• Bruce has been a reseller of UBL’s local listing distribution service, and based upon that relationship and his misunderstanding of UBL product plans, he published the LocalPaidInclusion.com website — that site, its description of products and its content were done without any knowledge nor involvement on the part of UBL.
  • I think it highly likely that when the reporter, Miranda Miller, at Search Engine Watch was pitched the story by Bruce Clay (“Google, Bing & Yahoo in Partnership to Sell Top Organic Local Listings?“), he must’ve hinted that UBL was his backend partner. Or, perhaps someone else with a passing familiarity of Bruce’s business told them that UBL was a partner, based upon the preexisting relationship for normal local listing distribution services.
  • When Miranda called UBL and spoke with CEO, Doyal Bryant, I think he misunderstood what he was being asked — if a reporter called out of the blue and asked if he was planning some sort of distribution project with major search engines, he’d truthfully answer “yes”, unwittingly confirming a story about a completely different thing than what he realized. When he said a project was on hold with search engines pending some testing, it was something involving normal listing information distribution services — not a guaranteed top listing placement product — because there isn’t one. I understand there was a very brief call involving him speaking to her on a mobile phone while stepping out of a meeting — so, perhaps the call quality wasn’t all that great as well.
  • While Miranda was only one of the players in this comedy of errors, I think it behooves a reporter to doublecheck that they’ve heard rightly when the story appears to be extraordinarily unbelievable. I wasn’t witness to the convo betwixt her and Doyal, but I also think that some level of misunderstanding was going on, that some degree of it was also her responsibility, and that perhaps she should’ve blinked and paused to doublecheck that particular story. At the same time, it’s understandable if a well-established person has given you a story and others reportedly involved appear to be confirming it.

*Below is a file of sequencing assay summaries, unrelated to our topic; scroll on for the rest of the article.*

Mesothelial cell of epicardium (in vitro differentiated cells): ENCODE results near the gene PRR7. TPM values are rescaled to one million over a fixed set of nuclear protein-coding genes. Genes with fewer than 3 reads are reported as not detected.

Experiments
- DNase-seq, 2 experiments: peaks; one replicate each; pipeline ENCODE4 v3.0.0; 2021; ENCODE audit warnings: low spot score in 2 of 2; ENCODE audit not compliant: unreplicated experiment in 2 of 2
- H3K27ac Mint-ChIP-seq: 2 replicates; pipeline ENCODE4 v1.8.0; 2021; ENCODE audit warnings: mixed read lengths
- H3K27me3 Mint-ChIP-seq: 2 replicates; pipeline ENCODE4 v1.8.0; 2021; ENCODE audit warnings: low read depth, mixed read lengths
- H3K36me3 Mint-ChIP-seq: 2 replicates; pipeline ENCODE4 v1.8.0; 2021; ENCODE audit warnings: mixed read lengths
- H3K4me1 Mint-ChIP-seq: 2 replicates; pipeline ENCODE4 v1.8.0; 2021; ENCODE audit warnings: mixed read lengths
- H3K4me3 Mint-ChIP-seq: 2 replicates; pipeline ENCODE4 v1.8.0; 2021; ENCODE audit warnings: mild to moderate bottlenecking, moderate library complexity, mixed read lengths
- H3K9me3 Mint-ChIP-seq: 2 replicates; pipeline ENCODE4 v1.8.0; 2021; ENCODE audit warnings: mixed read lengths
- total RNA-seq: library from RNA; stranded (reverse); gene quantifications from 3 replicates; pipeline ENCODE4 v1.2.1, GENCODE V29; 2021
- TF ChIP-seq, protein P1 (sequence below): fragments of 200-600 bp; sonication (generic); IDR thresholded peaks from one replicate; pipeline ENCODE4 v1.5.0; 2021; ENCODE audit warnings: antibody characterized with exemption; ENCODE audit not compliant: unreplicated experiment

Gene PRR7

• UBL was dismayed by their abrupt association with a controversial project they knew nothing of. It was also difficult to figure out how to explain their CEO’s apparent confirmation to Search Engine Watch without further muddying the waters with references to their “paid insertion” types of products, and they also didn’t wish to reveal details of other local technology products that they have in the works.
  • There’s also the fact that they have respect of Bruce Clay and didn’t wish to cause him embarrassment, and, just as with any corporation, there are issues around what it’s safe to say about people who’ve worked with you in terms of liability. (I’m also on the record as saying that I respect Bruce Clay, and consider him to be one of the pioneers in SEO. I still respect him — I’m just wishing he’d gone further to clarify that UBL wasn’t involved in this, and that UBL’s not forcing him to shut up about the fact that nothing’s going on.)
  • The negative publicity was a bit confounding to deal with as well – how do you disprove a negative?  As it was, UBL executives showed restraint with their statements. Unfortunately, this restraint and vagueness about proprietary product plans lead people to conclude they were more deeply involved than the reality.
  • Bruce’s blog post around the matter was disappointing from UBL’s perspective. It was a sort of politician’s apology, like when someone says “I’m sorry you feel bad about what I did to you.” The blog post did take some responsibility and apologized some, but it also continues to muddy the waters by hinting that there’s a nondisclosure in place keeping them from revealing the full truth of the matter. This mystery partner, we’re lead to believe, is being mean to Bruce Clay by keeping him from telling on them. He’s trying to have it both ways in that blog post, which just isn’t cool.
  • There was no agreement betwee UBL & Bruce Clay to have a paid inclusion service that would give preferential treatment in local search engines with Google/Bing/Yahoo, as far as I’m aware. I’m on the Board of Advisors there, and chat with Doyal Bryant about the major company plans on a somewhat frequent basis, and this sort of product concept has never existed there. Never. Not even speculatively.

Perhaps there is some mystery partner lurking in the background somewhere that really did have such an idea, and convinced Bruce that they could deliver it. I don’t believe that partner was UBL. There’s no agreement with UBL over such a product, so there’s no nondisclosure keeping Bruce from talking about the complete nonexistence of the exclusive Local Paid Inclusion product with UBL. This is less than vaporware, I believe. UBL is mystified by it, and mystified as to how to disprove a negative.

Their fault, if there is any, is by way of the busy, workaholic CEO of UBL, Doyal Bryant, who is guilty of not slowing down and taking the time to carefully understand the context of questions that were asked of him when a reporter called him up and asked about projects which sounded vaguely like things the company really does, involving someone with whom the company really has had a partnership.

The truth of what actually happened is pretty straightforward. There’s no big conspiracy going on. It’s a bit of a comedy of errors.

Related posts:

  1. Guest Post At Bruce Clay’s Blog: 10 Image SEO Tips For Local


 
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16 Responses to “The Bruce Clay, Local Paid Inclusion & UBL Kerfuffle”